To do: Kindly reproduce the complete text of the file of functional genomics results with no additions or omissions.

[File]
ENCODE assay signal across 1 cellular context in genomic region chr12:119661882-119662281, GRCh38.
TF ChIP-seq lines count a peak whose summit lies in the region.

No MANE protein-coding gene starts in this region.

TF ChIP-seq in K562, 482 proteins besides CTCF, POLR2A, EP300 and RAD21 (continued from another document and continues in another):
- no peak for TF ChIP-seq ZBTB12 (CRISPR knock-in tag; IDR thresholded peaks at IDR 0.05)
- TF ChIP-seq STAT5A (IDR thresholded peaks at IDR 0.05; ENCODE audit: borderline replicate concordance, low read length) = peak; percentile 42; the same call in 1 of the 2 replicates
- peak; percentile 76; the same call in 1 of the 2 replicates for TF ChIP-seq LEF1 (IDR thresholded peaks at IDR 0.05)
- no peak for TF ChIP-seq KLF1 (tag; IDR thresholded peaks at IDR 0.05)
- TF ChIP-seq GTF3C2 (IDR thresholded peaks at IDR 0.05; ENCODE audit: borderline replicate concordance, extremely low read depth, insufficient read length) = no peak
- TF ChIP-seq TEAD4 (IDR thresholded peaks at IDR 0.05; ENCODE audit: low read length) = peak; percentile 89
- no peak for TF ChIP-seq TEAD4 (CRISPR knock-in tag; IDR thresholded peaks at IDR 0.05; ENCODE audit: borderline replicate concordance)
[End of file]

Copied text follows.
ENCODE assay signal across 1 cellular context in genomic region chr12:119661882-119662281, GRCh38.
TF ChIP-seq lines count a peak whose summit lies in the region.

No MANE protein-coding gene starts in this region.

TF ChIP-seq in K562, 482 proteins besides CTCF, POLR2A, EP300 and RAD21 (continued from another document and continues in another):
- no peak for TF ChIP-seq ZBTB12 (CRISPR knock-in tag; IDR thresholded peaks at IDR 0.05)
- TF ChIP-seq STAT5A (IDR thresholded peaks at IDR 0.05; ENCODE audit: borderline replicate concordance, low read length) = peak; percentile 42; the same call in 1 of the 2 replicates
- peak; percentile 76; the same call in 1 of the 2 replicates for TF ChIP-seq LEF1 (IDR thresholded peaks at IDR 0.05)
- no peak for TF ChIP-seq KLF1 (tag; IDR thresholded peaks at IDR 0.05)
- TF ChIP-seq GTF3C2 (IDR thresholded peaks at IDR 0.05; ENCODE audit: borderline replicate concordance, extremely low read depth, insufficient read length) = no peak
- TF ChIP-seq TEAD4 (IDR thresholded peaks at IDR 0.05; ENCODE audit: low read length) = peak; percentile 89
- no peak for TF ChIP-seq TEAD4 (CRISPR knock-in tag; IDR thresholded peaks at IDR 0.05; ENCODE audit: borderline replicate concordance)